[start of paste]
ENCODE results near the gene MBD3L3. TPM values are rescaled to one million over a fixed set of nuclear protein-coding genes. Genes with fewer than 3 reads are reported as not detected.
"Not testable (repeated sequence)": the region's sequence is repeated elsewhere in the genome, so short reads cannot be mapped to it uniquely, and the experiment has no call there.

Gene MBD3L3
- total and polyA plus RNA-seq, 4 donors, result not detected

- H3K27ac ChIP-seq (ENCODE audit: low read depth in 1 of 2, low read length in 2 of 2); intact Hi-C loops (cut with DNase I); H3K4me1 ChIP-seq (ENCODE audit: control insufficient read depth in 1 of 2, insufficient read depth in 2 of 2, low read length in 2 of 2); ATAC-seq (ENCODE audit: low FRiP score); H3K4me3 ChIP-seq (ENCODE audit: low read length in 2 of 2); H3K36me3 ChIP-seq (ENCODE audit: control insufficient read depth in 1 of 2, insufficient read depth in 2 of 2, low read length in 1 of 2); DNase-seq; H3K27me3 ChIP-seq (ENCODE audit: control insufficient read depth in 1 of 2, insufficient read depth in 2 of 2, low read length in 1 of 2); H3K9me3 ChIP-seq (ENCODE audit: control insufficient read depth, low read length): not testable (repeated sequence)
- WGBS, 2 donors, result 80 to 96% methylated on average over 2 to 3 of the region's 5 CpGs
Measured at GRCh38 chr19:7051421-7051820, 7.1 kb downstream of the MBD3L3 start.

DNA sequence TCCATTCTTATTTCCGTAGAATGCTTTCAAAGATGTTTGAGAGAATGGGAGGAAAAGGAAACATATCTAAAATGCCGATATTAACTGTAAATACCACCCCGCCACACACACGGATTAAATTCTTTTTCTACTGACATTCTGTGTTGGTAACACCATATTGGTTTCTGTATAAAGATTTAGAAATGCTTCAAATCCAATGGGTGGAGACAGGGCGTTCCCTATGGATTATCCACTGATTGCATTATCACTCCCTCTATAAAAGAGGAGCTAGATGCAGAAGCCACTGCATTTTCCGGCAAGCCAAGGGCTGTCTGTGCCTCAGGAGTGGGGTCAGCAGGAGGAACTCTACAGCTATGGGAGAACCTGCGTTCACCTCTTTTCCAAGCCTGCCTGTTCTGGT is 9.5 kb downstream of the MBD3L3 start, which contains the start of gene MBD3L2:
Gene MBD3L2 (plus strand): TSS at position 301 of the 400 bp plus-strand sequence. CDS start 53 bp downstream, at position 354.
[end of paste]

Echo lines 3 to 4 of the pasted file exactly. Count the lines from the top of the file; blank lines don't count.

Gene MBD3L3
- total and polyA plus RNA-seq, 4 donors, result not detected